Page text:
An effort to improve safety on the winding, two-lane commute corridor between East County and Highway 580 was launched after Patricia Altman, 36, of Brentwood, was killed in August of 2003 when her car was struck by a cargo trailer that had broken off of a truck and crossed over into her lane. She was one of seven people killed that year on Vasco.
Her husband, Jeff, and her best friend, Joanne Flynn, formed CRAVE (Concerned Residents About Vasco Experiences) to lobby for improvements along the popular but dangerous 16-mile commute corridor.
Three years later, the calls for safety improvements reached a crescendo after four Hayward men heading to work in Brentwood died when their car crossed into the southbound lane and crashed into a car driven by an Oakley woman, who suffered minor injuries. Those fatalities brought the death toll to 16 since 2000 on the Contra Costa side of the road.
CRAVE morphed into the Vasco Road Advisory Task Force, which includes city and county officials who kicked the improvement campaign into high gear. Their efforts resulted in the installation of delineators, rumble strips, electronic speed feedback panels, “Passing lane ahead” and “No passing” signs, double fines for speeders and daylight headlight advisories – all of which have helped reduce accidents and fatalities in recent years.
This month marks the culmination of the safety campaign with the start of work on an $8.5 million project improving a 1.5-mile section in the Brushy Creek area about three miles north of the Contra Costa/Alameda County line. The road will be widened to accommodate a median barrier and a passing lane in the southbound direction, along with construction of drainage culverts, retaining walls and the widening of a bridge.
The downside is that construction work won’t be completed until August of 2011, and motorists will face delays as traffic is routed behind temporary barriers. But lanes will not be closed or other work conducted during commute hours: 5 a.m. to 8:30 a.m. in the southbound direction and 3 to 7 p.m. northbound. Temporary lane closures will be imposed during non-commute hours, notice of which will be posted at least two days in advance on electronic message boards.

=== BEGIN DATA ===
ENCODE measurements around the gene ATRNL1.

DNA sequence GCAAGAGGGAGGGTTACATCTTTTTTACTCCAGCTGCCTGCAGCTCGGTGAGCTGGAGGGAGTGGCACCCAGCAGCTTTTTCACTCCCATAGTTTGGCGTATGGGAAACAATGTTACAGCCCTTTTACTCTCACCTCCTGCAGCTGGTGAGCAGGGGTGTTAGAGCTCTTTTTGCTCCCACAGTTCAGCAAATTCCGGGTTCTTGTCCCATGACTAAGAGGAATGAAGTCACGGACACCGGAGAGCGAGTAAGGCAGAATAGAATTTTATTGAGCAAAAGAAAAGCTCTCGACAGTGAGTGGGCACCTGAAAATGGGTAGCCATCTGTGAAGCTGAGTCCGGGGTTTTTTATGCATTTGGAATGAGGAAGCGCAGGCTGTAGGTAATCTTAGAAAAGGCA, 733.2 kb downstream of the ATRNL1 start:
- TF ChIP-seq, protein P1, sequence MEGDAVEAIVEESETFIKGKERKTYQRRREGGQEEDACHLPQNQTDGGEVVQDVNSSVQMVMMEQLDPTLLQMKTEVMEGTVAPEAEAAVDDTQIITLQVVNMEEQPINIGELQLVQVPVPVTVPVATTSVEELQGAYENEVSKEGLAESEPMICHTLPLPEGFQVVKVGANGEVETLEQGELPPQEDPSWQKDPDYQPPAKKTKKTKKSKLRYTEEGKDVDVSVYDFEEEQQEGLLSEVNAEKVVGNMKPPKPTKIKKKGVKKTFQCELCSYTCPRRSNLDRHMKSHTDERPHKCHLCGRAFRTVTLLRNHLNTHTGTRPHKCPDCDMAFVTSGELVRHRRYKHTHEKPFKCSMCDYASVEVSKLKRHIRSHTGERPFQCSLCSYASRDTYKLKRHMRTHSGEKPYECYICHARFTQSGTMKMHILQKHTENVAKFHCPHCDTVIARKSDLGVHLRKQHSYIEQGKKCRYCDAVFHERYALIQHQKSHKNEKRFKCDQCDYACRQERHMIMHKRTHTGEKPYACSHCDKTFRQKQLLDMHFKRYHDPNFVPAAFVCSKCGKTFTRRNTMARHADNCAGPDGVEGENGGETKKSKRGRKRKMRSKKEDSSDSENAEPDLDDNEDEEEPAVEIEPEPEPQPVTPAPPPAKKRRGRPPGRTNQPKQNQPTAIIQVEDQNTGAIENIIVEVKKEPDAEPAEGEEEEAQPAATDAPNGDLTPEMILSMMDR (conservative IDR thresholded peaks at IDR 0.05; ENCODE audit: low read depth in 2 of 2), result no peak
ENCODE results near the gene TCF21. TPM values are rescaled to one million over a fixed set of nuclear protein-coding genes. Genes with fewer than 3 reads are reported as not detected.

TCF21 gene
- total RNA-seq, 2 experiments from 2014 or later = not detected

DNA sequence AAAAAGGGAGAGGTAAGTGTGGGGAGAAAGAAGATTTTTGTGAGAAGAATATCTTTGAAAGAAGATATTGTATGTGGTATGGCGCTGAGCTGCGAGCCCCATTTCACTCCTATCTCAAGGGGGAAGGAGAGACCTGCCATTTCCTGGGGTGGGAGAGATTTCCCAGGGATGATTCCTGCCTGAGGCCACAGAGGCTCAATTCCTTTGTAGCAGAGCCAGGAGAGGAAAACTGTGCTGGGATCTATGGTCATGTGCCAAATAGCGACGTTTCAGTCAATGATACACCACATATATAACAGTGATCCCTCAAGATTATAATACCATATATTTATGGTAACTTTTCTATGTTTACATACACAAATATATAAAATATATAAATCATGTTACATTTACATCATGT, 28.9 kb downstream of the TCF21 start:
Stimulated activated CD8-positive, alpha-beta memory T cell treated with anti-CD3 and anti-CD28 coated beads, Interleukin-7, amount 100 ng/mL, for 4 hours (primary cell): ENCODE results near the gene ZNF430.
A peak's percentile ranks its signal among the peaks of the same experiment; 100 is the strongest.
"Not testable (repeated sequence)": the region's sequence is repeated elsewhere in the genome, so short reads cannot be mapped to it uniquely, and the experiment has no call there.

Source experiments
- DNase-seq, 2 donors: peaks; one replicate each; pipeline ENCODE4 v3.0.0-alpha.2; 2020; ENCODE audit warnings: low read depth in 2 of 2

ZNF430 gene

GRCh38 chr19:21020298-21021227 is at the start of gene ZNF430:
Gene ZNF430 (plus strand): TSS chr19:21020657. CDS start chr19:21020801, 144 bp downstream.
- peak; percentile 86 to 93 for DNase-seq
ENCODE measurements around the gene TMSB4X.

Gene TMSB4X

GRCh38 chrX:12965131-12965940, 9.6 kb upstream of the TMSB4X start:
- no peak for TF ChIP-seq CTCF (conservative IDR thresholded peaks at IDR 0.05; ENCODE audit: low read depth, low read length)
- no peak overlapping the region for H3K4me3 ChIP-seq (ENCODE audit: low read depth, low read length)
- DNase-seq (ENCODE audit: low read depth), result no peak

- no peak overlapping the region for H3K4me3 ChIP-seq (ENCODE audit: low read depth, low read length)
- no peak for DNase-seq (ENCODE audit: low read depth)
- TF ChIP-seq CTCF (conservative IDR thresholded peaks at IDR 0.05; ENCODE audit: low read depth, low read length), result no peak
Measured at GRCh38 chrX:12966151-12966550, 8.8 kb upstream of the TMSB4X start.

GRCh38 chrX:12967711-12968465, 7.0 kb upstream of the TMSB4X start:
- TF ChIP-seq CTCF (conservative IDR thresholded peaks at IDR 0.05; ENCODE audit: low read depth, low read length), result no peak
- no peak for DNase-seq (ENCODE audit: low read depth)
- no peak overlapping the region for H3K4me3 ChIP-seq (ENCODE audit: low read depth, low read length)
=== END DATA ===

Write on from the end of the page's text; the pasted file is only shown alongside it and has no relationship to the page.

“It’s fantastic,” said Jeff Altman of the improvement project. “It’s a small step in a big process. It’s very exciting. I was just in the new (improvement) section going to Livermore – it’s beautiful and built right with the safety barrier; it makes it real safe. I think the new section on our side will look similar to that when it’s done. The median barrier makes all the difference in the world.”
He believes his wife would not have been killed had a median barrier been in place. “The barrier eliminates all kinds of possibilities of horrible accidents,” he said. “If someone has a blow-out, if someone is drunk and swerves over, they can’t do it when there’s a wall there. It’s the way it should have been built, but they didn’t. So we will have to fix it piece by piece.”
The piece of road undergoing phase one of the improvements was selected because it will connect two two-lane sections, thereby avoiding the accidents that occur when traffic must narrow from two lanes to one lane and then back to two, according to Project Manager Warren Lei. Most of the funding is coming from the federal stimulus. No funding, however, is currently available for the next phase, which continues the road widening to the north.
In addition to making it safer for motorists, the project will also make it safer for wildlife in the Brushy Creek area. Instead of having to cross the busy road, fencing will be put in to funnel animals like the San Joaquin kit fox, tiger salamanders, badgers, squirrels and burrowing owls toward tunnels under the roadway.